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Gas prices soar to record high in Europe after Russia further cut supplies

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Gas prices have soared today after Vladimir Putin further throttled supplies to Europe as revenge for sanctions that have crippled Russia over the war in Ukraine.

Prices in Europe have already soared to levels not seen since war broke out, and are climbing sharply amid fears the Kremlin could close the tap completely.  

That has a knock-on effect on the UK, which buys gas from Europe, where prices have risen 7 per cent today and are now six times higher than they were in July 2021.

Experts now predict the average UK household energy bill could top £500 per month from January. 

 UK gas prices are soaring after Russia began throttling off supplies to Europe, causing a global shortage as EU leaders scramble for supplies

EU prices are at near-record levels amid fears Russia could soon turn off the gas tap completely, with leaders already discussing energy rationing

UK gas ‘spot market’ prices – meaning prices to get gas delivered today – are now $460 per therm, which is about the same level seen last December as costs soared amid an energy shortage in the wake of Covid.

But they are rising sharply, prompting consultants BFY to predict the average yearly household bill will soar to £3,850 from January – triple what it was in 2021.

That would mean the average household paying around £500 per month this winter. 

Europe’s spot price is around $212 per megawatt hour – a much smaller unit than therms –  which is close to the record level it hit as the war broke out.

And costs are expected to keep rising as winter approaches and energy demand increases, with Germany already discussing rationing in order to get through.

European leaders yesterday struck a voluntary deal to cut gas use by 15 per cent this winter – an admission that there will not be enough to go around otherwise.

Germany, which is hugely reliant on Russian gas, will be worst-hit – with regional leaders already dimming street lights and shutting swimming pools to save energy.

Putin is thought to be cutting gas as revenge for European leader defying him over the Ukraine war, but the move could backfire as his economy depends on money from sales

Putin is thought to be cutting gas as revenge for European leader defying him over the Ukraine war, but the move could backfire as his economy depends on money from sales 

Klaus Müller, head of the federal energy network, has said that household bills couple triple ‘at least’ as a result.

The same is true of the UK, which imports just five per cent of its gas from Russia but still buys large amounts from overseas – primarily Norway, Qatar and the US.

With Russian supplies dwindling, EU nations are also turning to the same sources to shore up their own supplies, driving prices up.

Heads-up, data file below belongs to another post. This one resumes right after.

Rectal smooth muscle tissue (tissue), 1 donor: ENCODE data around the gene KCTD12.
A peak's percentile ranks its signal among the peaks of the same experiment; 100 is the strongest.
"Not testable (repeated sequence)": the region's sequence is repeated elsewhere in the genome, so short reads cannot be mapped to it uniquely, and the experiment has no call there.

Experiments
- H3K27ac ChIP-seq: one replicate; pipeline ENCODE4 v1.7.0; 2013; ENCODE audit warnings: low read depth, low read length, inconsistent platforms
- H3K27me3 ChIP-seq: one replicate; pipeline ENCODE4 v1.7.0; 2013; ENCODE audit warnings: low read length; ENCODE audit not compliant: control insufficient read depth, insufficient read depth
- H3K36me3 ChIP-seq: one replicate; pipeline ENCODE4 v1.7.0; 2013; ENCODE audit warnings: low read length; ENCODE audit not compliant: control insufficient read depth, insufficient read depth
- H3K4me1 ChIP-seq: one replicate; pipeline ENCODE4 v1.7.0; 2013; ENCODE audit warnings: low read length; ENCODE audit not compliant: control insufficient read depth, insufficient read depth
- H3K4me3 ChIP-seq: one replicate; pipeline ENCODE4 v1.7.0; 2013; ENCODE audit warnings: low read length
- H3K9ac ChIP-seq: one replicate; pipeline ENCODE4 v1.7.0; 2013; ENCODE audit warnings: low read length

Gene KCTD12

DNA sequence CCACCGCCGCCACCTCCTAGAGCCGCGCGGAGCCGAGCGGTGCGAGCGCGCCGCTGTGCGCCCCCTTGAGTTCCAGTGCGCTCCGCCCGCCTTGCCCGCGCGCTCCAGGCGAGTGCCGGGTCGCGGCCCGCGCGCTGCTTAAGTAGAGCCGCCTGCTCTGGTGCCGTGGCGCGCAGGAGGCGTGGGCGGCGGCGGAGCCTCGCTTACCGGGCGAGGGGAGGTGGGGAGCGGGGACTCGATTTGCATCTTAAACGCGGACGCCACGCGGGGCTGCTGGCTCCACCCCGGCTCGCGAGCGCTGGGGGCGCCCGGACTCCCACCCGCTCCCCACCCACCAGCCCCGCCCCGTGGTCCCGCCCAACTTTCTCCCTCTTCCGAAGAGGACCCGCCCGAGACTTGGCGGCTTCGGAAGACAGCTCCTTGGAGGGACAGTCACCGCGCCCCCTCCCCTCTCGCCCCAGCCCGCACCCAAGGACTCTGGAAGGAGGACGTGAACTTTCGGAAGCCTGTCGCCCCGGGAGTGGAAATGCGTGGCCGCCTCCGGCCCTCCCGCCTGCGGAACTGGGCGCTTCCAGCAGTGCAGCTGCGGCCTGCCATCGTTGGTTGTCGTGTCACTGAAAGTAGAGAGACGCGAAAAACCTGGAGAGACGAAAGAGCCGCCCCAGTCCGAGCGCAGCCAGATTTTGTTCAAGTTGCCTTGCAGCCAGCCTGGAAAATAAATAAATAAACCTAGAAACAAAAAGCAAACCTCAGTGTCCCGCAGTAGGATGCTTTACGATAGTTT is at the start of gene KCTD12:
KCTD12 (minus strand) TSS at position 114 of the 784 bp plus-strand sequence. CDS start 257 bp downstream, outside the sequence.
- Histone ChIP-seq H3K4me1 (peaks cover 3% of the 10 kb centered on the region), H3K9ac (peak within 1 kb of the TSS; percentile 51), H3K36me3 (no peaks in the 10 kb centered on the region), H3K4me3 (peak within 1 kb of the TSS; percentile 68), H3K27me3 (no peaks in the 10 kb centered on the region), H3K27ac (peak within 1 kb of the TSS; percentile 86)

And the UK has just a fraction of the gas storage facilities of similar-sized European nations – less than a tenth of Italy’s capacity, for example – meaning we are forced to buy at high prices rather than relying on cheap stored energy. 

Putin began choking off Europe’s gas supply last month, when he cut the amount of gas flowing through the Nord Stream 1 pipe – the main supply route to Germany – to around 40 per cent capacity.

The pipe then closed for routine maintenance at the end of last month, sparking fears it may never reopen.

Thankfully those fears were not realised, but Russia has announced another cut in supply which is now down to just 20 per cent capacity.

Russia has reduced flows through the Nord Stream 1 pipe which goes to Germany to just 20 per cent capacity, sparking panic

Russia has reduced flows through the Nord Stream 1 pipe which goes to Germany to just 20 per cent capacity, sparking panic 

Officially, the Kremlin blames huge turbines which pump the gas – saying two have been taken offline for repairs.

But German experts have rubbished that reasoning, saying there is no technical explanation for the shortage.

European leaders are in little doubt that Putin is seeking to punish them for defying him over Ukraine, and is trying to break Western resolve as his war fails.

But the move could backfire, as the Kremlin is hugely reliant on revenues from its energy exports to keep the economy – already battered by sanctions – afloat.  

America, which has warned for years that Europe is too reliant on Russian energy, is now desperately trying to help the continent go cold-turkey.

Amos Hochstein, Biden’s coordinator for global energy, was dispatched to Europe yesterday to help coordinate efforts to move away from Russia.

His itinerary includes trips to Paris and Brussels to discuss contingency planning with a US-EU energy task force created back in March, CNN reported.

Washington hopes weaning Europe off Russian fuel will cripple its old foe whilst also shoring up support for Ukraine. 

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